Volume 3, Issue 5 (May 2006)

    Surface Ignition of Aluminum in Oxygen

    (Received 21 October 2005; accepted 6 March 2006)

    CODEN: JAIOAD

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    Abstract

    Published reports of burning aluminum in oxygen using ASTM G 124-type testing demonstrated that aluminum alloys are difficult to ignite but once ignited are extremely flammable in terms of regression rate and energy release. The ignition resistance of aluminum is associated with its tenacious and protective oxide, which allows aluminum to safely contain high-pressure oxygen in certain applications. The ignitability of aluminum varies between alloys and surface treatments so a test method was developed to evaluate the ignitability of various aluminum surfaces. The test method uses a promoted ignition chamber consistent with ASTM G 124 testing; however, the test sample is configured in the shape of a coupon. Instead of promoting the sample with an electrically heated wire, a controlled electrical arc is generated by drawing an electrode away from the center of the coupon while passing current through the sample. The level of energy applied to the surface of the coupon is semi-quantifiable and kept constant between tests. Based on this semi-quantifiable amount of energy, an ignition pressure is established and the influence of alloy composition and surface treatments on aluminum is evaluated.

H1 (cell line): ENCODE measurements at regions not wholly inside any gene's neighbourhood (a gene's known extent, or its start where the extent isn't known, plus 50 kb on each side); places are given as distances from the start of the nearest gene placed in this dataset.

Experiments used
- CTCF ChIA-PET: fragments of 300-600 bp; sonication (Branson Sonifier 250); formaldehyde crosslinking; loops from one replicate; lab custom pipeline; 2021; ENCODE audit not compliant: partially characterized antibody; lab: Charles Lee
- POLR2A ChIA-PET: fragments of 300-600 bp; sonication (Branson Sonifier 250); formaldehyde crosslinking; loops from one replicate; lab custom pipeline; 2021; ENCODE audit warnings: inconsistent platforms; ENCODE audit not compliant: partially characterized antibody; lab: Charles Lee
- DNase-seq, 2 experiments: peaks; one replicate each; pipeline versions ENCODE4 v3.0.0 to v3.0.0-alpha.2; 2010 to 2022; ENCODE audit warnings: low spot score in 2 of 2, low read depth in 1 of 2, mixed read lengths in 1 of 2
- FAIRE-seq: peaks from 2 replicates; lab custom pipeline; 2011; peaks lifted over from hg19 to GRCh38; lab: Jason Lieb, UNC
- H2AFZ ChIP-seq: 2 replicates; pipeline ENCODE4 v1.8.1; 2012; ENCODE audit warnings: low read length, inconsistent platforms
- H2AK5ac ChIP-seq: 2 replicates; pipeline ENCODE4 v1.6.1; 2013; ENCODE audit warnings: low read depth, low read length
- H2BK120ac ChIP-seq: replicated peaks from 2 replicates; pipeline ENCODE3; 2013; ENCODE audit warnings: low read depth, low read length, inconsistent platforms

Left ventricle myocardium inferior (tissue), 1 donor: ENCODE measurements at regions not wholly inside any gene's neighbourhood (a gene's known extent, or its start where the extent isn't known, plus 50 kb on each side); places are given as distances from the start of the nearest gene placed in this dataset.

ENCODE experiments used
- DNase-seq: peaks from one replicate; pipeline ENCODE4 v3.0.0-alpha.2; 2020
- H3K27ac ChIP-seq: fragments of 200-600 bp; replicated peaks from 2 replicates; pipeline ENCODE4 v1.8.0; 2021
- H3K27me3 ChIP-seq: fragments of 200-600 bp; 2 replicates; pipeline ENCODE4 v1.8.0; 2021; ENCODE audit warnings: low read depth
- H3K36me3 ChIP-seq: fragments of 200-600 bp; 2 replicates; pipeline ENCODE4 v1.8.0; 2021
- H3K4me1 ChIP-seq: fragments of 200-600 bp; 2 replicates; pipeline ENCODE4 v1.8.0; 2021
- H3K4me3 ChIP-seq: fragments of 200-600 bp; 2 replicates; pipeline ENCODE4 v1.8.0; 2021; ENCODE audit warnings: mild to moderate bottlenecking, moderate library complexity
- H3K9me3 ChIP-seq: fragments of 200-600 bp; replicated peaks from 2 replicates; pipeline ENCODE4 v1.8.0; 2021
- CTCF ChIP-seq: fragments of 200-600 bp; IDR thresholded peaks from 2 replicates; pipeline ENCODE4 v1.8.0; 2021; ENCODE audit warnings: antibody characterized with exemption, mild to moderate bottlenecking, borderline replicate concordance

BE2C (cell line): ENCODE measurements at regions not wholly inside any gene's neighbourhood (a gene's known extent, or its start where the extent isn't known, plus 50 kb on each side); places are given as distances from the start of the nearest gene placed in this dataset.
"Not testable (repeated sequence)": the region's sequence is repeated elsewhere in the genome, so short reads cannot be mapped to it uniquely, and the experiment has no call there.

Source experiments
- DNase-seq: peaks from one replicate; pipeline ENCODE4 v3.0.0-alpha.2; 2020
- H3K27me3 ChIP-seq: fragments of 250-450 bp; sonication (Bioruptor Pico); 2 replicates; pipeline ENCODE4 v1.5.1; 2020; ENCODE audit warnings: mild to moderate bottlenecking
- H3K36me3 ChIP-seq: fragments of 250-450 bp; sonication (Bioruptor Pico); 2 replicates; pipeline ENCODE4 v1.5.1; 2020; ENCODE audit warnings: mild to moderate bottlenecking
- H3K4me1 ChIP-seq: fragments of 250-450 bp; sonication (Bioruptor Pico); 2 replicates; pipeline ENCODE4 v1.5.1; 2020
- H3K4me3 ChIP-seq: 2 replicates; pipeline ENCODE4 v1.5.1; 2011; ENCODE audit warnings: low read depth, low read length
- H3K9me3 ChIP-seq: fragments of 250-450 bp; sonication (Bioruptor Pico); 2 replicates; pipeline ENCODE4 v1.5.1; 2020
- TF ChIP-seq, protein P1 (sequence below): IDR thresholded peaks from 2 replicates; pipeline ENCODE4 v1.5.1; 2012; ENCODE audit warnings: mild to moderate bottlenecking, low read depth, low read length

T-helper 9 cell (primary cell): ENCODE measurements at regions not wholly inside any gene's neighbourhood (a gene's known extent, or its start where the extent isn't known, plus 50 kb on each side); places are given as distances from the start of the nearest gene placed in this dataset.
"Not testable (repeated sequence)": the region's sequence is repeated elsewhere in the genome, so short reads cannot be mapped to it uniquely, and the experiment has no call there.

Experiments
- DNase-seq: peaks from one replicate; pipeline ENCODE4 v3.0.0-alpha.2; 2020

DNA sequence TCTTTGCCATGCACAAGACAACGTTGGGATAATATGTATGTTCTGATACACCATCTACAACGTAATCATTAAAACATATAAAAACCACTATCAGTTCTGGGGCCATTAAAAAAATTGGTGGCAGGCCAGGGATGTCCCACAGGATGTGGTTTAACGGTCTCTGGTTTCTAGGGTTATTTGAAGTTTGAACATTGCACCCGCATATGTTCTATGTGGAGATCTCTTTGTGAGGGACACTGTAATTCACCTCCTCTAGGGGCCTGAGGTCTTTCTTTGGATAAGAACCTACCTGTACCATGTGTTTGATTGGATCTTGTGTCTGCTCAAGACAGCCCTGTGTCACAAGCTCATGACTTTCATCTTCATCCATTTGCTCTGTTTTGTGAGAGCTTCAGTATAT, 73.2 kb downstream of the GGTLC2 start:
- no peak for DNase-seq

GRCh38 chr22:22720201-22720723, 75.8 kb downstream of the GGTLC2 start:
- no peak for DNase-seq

Author Information:

    Chiffoleau, G
    Test Facility Manager and Vice President R&D, Wendell Hull and Associates, Inc., Las Cruces, NM

    Newton, B
    Test Facility Manager and Vice President R&D, Wendell Hull and Associates, Inc., Las Cruces, NM

    Holroyd, NJH
    Senior VP R&D and Senior R&D Engineer, Luxfer Gas Cylinders, Riverside, CA

    Havercroft, S
    Senior VP R&D and Senior R&D Engineer, Luxfer Gas Cylinders, Riverside, CA


    Stock #: JAI13536

    ISSN: 1546-962X

    DOI: 10.1520/JAI13536

    ASTM International is a member of CrossRef.

    Author
    Title Surface Ignition of Aluminum in Oxygen
    Symposium Flammability and Sensitivity of Materials in Oxygen-Enriched Atmospheres, 2006-10-20
    Committee G04